Your next vacation may qualify for tax deductions, depending on what you do and how you work. It all depends on where and why you take a vacation, and it has to be done very carefully, but you can do it. (Just be sure to check with your accountant before you race to the beach with your laptop.)

We’ve written in the past about bleisure travel, and how it’s a great way to tack a small vacation onto the beginning or end of a business trip.

You can do some sightseeing in a city you’ve always wanted to explore, but might not normally get to. Bleisure travel means taking a couple days off, or scheduling your business trip over the weekend, and paying for your added hotel and food costs yourself.

But what we’re talking about this time is a little different. Unlike bleisure travel, you’re tacking a little bit of work onto your vacation, not the other way around.

Before we say any more, here are two warnings:

  1. This is not professional tax advice. Talk with an accountant to make sure you know exactly what is deductible and isn’t. And be sure to save the appropriate receipts.
  2. You won’t be able to deduct your whole trip, so don’t plan an extravagant trip thinking you can write the whole thing off.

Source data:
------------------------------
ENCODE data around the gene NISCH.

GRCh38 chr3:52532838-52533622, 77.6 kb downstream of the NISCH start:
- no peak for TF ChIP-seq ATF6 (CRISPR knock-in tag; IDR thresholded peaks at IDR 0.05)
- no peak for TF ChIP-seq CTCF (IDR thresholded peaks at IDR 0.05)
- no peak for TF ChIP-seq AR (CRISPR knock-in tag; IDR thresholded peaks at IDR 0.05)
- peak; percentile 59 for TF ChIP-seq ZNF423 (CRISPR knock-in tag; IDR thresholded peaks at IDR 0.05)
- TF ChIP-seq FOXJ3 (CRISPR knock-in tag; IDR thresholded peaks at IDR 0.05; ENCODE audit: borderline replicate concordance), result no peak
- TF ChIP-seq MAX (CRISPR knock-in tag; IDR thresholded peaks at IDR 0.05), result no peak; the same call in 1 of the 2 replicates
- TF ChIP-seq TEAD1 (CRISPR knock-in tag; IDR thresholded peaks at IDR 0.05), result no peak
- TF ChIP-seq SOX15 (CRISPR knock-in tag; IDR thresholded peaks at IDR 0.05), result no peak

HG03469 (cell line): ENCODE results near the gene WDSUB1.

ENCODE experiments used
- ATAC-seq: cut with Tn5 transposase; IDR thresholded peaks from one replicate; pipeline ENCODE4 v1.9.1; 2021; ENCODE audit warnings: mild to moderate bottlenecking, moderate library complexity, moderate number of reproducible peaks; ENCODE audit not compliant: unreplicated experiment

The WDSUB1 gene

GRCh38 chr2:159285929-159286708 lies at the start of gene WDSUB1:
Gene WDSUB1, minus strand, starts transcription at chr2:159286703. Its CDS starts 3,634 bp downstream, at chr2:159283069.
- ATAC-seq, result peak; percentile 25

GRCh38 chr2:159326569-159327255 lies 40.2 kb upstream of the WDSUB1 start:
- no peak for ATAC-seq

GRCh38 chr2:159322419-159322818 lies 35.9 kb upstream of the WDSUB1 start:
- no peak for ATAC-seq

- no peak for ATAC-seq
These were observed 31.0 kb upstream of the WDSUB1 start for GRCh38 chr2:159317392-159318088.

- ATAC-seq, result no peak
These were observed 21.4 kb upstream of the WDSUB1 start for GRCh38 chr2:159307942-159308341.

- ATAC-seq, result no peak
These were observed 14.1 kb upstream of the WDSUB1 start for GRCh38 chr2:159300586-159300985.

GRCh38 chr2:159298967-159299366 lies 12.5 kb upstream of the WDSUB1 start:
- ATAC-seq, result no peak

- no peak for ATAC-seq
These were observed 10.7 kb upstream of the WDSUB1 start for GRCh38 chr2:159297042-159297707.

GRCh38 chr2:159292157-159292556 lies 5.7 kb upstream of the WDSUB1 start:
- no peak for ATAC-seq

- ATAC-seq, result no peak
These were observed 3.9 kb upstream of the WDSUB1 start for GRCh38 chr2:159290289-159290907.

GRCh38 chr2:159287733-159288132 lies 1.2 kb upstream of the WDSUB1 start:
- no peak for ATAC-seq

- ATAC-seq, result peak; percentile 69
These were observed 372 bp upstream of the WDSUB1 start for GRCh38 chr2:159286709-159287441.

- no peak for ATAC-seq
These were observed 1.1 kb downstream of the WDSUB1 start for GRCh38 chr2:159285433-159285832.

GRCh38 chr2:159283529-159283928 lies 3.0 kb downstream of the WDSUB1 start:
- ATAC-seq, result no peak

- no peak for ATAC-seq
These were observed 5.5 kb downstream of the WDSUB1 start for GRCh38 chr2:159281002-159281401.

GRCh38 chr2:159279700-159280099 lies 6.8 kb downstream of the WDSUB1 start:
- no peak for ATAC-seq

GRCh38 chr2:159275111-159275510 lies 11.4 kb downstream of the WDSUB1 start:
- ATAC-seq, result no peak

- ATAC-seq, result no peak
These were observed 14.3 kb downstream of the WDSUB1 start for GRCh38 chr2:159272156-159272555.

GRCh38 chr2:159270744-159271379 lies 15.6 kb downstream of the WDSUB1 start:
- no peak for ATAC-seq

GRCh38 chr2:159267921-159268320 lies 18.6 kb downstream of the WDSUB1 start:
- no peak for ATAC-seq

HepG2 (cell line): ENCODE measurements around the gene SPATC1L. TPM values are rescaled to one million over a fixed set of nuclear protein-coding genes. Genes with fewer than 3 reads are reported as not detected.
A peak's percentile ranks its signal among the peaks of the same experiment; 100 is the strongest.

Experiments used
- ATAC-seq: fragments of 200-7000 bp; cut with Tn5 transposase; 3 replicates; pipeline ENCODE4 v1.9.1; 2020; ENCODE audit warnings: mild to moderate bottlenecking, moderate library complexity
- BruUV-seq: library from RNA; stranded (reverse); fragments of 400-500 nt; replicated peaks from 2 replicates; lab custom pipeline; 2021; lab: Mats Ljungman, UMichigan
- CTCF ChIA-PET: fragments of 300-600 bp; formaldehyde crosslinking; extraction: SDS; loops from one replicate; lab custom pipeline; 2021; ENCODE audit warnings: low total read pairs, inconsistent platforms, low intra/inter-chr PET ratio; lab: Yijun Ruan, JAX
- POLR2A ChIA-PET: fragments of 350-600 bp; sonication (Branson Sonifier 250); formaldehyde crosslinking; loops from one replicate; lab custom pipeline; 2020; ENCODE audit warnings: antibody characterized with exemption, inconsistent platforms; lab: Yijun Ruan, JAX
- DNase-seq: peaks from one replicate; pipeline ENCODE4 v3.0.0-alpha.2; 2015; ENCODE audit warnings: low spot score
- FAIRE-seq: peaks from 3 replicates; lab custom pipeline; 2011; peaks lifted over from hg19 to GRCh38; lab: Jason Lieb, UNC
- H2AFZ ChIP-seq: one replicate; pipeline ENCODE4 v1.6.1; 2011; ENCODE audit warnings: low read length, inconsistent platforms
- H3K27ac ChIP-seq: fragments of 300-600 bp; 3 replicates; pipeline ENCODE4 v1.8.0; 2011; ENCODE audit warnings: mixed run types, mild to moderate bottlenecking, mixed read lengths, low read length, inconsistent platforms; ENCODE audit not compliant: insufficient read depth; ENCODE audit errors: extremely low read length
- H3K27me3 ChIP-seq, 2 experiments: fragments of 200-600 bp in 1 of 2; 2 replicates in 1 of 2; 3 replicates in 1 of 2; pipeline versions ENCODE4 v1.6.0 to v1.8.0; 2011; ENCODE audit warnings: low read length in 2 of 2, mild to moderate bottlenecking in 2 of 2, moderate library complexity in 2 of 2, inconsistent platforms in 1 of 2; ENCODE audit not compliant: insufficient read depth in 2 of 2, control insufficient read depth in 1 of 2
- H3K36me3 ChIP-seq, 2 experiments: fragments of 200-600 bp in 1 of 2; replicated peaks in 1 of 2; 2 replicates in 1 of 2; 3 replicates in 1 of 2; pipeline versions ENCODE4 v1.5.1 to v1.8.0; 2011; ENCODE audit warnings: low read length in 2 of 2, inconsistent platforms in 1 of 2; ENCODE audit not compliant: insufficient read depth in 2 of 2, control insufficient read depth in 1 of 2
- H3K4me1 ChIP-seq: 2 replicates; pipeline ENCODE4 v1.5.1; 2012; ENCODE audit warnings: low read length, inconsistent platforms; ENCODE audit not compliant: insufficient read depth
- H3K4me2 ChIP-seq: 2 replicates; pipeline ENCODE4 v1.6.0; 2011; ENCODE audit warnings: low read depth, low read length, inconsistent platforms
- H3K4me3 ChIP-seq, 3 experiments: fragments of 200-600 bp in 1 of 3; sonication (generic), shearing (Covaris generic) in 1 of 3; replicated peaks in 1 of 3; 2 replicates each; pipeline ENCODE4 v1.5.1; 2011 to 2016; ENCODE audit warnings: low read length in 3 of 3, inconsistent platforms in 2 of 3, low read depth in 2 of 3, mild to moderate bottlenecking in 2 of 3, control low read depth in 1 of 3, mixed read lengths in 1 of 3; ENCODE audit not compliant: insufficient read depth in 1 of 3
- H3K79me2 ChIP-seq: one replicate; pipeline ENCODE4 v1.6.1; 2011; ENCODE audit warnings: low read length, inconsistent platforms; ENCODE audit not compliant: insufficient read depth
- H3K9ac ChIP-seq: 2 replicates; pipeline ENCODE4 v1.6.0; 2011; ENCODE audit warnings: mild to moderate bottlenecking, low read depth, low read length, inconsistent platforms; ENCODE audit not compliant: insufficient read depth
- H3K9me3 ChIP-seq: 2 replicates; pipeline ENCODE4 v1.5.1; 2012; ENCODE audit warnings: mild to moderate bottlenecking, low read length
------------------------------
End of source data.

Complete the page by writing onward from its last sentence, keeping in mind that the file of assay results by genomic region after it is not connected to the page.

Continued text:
1. Part of your trip must be related to work.

For example, attending a conference or a business meeting sometime before, during, or after your vacation. For example, a salesperson could attend a 1-day sales conference in Orlando and then spend a week there on vacation. A professional writer could research a particular city for her next novel. A building contractor could spend a week repairing and building houses for his church’s missions trip. Even a high school theater teacher could go to Chicago or New York to watch professional plays as part of their professional development.

Basically, if you are doing an activity that helps improve your work skills, helps your business, or expands your knowledge, that can be tax-deductible.

Taking a vacation closely related to your work also qualifies. This is sometimes referred to as a busman’s holiday, which is a vacation spent following or practicing one’s usual occupation.

In the days of bus conductors and bus drivers, a busman might spend a day off riding on a pal’s bus or even take the bus to get to his holiday, hence the name.

So a travel agent could take a cruise in order to “test out” a new cruise line for their clients. A historian could attend historic reenactments. Or a coffee shop owner could go to Italy and visit several espresso bars. Tax deductions can be fun!

2. Schedule your business appointments before vacation starts.

The Ellis Hotel, formerly the Winecoff Hotel, in Atlanta, Georgia. Make sure to follow these important steps when booking a hotel. You can turn a business trip into a vacation here.

The Ellis Hotel, formerly the Winecoff Hotel, in Atlanta, Georgia.

According to Quickbooks,